"Yes I am. This isn't what we do. I left out major details when I said I was seeing someone," Rory said, a few tears escaping her eyes. "And it was like you said, when you don't tell someone something, the longer you wait the harder it gets."
"I did say that, didn't I?"
"And what were the chances? Of all the crime scenes in New York City, I got assigned to his."
"You sound a little like Humphrey Bogart."
"I tried not to like him," Rory went on. "I really didn't want to."
Lorelai looked at her daughter. "Why not?"
"Because it's Tristan. It was always really easy to not like him in high school. It was unexpectedly difficult this time."
"I was surprised by him. Surprised that he has a job that helps other people, rather than himself. And he was humble about it, he isn't humble about anything," Rory explained. "After about a week I was surprised to discover he went to Yale Law School. And that he doesn't tell people. It took me a little while to accept that he's not entirely the same person he was in high school."
"You're not entirely the same, either."
"I suppose so."
"So, why didn't you tell me about him?" Lorelai asked slowly. "I mean really tell me."
"I don't know," Rory said miserably.
"It's something I'd do—have done."
"I know. I've been wrapped up in my grown up-cosmopolitan-fast paced-New York life. Where I don't have to tell my mother all the intimate details of my secret salacious love affair."
"It sounds pretty hot when you put it like that."
"Yeah," Rory agreed with a sigh. "And it's not even like it was a well kept secret. People knew, it just went unspoken."
"Why didn't you tell anyone?" Lorelai asked.
"Because he's my source. I'm pretty sure we're not allowed to be romantically involved. I'll have to check my employee handbook. At the very least it's frowned upon. We both knew going in that it was a horrible idea. But we went for it anyway."
"Look at you," Lorelai said, "breaking the rules and not caring."
Rory shook her head and buried her face in her hands. "I'm going to have such a bad reputation."
"Cheer up, it worked out for Joan Jett."
"Relationships with sources are already perilous by nature. And that's when they're just business. I crossed the line on this one. This is why we kept it so quiet." Rory looked at Lorelai with apologetic eyes. "Maybe too quiet. I know I hurt your feelings in the process. Tristan's too, which I was not expecting. He was so mad at me last Friday."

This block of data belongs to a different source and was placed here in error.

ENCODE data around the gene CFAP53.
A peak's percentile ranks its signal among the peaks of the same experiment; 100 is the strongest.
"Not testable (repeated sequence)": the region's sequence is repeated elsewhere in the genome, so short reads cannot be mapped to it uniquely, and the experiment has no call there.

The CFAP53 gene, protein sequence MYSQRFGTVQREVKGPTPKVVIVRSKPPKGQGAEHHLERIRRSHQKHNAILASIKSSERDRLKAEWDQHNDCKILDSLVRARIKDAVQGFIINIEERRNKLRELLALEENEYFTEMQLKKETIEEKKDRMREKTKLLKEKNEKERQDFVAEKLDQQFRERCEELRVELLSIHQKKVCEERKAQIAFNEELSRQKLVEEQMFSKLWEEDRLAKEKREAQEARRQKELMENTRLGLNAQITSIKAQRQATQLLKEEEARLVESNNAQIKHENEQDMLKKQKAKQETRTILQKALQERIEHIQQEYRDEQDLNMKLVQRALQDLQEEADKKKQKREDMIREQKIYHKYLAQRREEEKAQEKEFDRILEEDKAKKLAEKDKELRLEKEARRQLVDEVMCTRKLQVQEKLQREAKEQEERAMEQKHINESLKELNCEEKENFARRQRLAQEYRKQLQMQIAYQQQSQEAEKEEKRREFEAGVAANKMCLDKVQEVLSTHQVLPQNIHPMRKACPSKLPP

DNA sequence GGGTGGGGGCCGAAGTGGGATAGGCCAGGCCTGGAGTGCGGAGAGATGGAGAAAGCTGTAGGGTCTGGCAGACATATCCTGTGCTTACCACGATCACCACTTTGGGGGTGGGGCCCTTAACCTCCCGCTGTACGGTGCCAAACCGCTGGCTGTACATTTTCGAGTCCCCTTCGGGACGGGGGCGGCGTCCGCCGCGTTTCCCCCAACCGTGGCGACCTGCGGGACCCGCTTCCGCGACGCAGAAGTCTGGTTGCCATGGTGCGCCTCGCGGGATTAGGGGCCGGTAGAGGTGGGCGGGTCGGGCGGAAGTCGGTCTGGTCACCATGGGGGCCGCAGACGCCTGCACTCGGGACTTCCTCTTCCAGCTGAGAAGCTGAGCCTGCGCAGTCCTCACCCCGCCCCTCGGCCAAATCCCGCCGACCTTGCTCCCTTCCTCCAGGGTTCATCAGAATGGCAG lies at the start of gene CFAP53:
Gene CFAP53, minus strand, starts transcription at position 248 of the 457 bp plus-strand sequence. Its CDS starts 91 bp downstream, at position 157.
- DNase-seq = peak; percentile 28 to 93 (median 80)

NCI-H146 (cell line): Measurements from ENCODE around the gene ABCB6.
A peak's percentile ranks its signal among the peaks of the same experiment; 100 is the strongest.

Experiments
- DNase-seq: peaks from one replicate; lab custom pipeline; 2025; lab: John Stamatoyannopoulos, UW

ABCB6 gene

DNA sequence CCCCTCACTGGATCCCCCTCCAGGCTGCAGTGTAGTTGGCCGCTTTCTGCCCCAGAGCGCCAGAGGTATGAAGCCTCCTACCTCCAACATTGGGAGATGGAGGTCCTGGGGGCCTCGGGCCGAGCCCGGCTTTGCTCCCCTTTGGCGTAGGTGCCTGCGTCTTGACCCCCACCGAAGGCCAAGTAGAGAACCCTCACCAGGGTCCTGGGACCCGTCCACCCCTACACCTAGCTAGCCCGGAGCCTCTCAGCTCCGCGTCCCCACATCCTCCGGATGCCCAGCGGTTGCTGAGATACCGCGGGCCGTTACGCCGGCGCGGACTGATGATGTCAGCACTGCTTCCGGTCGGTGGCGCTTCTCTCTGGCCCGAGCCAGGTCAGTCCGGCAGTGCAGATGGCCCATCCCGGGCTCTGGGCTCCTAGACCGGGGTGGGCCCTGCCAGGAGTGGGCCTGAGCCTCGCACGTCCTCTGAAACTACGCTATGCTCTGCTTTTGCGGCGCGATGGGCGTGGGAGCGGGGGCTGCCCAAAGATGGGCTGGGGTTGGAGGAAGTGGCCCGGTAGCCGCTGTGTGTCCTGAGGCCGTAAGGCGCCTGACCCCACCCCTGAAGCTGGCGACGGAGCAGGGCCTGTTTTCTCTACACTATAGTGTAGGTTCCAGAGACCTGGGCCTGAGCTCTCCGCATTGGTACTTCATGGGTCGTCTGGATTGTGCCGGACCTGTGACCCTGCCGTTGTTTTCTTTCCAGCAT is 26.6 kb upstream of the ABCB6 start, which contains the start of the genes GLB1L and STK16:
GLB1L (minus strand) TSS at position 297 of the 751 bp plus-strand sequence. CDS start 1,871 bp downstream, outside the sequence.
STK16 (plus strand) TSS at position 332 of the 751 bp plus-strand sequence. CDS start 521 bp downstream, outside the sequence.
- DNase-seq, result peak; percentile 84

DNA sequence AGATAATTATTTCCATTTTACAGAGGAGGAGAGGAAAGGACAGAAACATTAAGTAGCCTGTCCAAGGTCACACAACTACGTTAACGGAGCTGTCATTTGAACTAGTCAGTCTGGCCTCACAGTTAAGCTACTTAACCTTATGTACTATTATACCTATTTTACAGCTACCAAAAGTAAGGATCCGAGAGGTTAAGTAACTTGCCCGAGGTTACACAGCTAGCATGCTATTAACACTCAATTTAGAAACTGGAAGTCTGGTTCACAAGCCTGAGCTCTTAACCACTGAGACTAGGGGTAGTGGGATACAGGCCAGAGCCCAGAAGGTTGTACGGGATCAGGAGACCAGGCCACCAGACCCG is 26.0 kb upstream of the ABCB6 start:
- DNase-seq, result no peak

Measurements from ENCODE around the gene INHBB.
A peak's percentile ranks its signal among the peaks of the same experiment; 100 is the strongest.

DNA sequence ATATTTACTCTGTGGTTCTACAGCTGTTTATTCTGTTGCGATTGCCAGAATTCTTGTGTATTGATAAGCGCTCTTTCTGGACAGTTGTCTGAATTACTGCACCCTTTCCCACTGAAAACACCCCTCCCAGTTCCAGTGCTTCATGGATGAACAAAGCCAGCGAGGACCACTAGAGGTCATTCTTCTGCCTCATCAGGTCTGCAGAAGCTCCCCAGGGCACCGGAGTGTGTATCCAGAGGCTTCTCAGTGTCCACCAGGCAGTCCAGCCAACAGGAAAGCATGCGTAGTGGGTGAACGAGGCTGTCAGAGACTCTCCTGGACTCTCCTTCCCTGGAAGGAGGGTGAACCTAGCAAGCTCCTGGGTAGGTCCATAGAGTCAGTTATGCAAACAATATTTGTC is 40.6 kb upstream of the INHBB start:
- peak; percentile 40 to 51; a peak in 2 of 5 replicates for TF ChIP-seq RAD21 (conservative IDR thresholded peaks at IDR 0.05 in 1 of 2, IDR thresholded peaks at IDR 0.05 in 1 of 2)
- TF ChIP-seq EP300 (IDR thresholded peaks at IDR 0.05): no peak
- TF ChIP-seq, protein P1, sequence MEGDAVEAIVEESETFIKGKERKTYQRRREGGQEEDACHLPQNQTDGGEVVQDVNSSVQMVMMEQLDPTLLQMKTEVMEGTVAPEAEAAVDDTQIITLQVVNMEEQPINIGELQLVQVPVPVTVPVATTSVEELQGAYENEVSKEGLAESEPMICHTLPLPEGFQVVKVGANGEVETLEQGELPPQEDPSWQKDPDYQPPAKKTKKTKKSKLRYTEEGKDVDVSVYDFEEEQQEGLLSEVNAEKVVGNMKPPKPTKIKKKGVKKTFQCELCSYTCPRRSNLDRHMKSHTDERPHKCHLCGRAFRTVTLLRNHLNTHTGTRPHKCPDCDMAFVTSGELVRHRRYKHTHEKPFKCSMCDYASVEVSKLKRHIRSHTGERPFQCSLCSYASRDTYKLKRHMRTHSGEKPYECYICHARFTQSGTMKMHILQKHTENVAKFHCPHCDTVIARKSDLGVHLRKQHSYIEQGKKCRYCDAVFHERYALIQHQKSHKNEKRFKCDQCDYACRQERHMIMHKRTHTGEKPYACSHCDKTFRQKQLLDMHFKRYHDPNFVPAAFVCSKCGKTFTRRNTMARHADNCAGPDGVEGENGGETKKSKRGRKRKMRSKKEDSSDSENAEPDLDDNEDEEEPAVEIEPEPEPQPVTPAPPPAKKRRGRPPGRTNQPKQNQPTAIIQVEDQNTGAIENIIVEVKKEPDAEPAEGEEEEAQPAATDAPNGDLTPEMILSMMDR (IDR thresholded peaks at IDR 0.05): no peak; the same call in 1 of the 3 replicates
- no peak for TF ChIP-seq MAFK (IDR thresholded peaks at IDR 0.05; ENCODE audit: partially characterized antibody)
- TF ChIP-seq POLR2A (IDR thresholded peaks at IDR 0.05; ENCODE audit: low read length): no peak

"You didn't seem too thrilled with him, either. If I remember correctly."
Rory nodded. "You caught us on a really bad night."
"So what was all that about?"
She sighed. "I was mad about his participation in the Post's list of eligible bachelors—where I read about him going to law school."
"Oh, that analogy you used last weekend makes sense now."
"I may have been a bit irrational about the whole thing. Then I said the very thing I don't want people to think. I said that we trade information for . . . time in the bedroom. He did not like that comment. And it didn't help when no one knew him at Grandma's party."
"But you left with him."
"Why did you do that if you were mad?"
"So I could continue the fight I was picking."
"How did that go for you?"
Rory shook her head. "You don't want to know."
"All right. So it's been a week. How are things now?"
"Better. A lot better. With the exception of his current state, of course."
Lorelai sat in thought for a while. "I guess it makes sense, really. When you think about it."
"What makes sense?"
"You've been working the crime beat for a few years now. It makes sense that one of the boys in blue would catch your attention at some point. Why not pick the one who went to Yale?"
"I guess," Rory said.
After a moment Lorelai asked, "You aren't secretly living together, are you?"
"Were you really sick at Christmas? Or was that a fib so you could stay in the city?"
Rory knit her brows. "I was really sick. I had strep throat, like I said. Tristan was probably happier about it than he should have been."
"He didn't have anywhere else to go. His grandfather spends the holiday in Europe."
"What about his parents?"
"He doesn't talk to them much."